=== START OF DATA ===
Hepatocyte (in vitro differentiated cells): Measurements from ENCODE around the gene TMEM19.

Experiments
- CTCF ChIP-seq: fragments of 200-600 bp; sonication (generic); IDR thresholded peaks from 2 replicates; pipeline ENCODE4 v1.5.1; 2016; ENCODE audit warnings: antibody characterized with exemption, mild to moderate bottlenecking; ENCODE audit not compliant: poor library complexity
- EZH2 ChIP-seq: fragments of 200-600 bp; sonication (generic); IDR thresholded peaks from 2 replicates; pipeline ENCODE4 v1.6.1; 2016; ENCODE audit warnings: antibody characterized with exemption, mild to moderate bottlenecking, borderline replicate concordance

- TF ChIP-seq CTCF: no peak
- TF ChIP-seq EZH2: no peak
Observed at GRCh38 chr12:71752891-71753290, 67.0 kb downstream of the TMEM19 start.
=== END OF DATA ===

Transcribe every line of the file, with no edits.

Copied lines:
Hepatocyte (in vitro differentiated cells): Measurements from ENCODE around the gene TMEM19.

Experiments
- CTCF ChIP-seq: fragments of 200-600 bp; sonication (generic); IDR thresholded peaks from 2 replicates; pipeline ENCODE4 v1.5.1; 2016; ENCODE audit warnings: antibody characterized with exemption, mild to moderate bottlenecking; ENCODE audit not compliant: poor library complexity
- EZH2 ChIP-seq: fragments of 200-600 bp; sonication (generic); IDR thresholded peaks from 2 replicates; pipeline ENCODE4 v1.6.1; 2016; ENCODE audit warnings: antibody characterized with exemption, mild to moderate bottlenecking, borderline replicate concordance

- TF ChIP-seq CTCF: no peak
- TF ChIP-seq EZH2: no peak
Observed at GRCh38 chr12:71752891-71753290, 67.0 kb downstream of the TMEM19 start.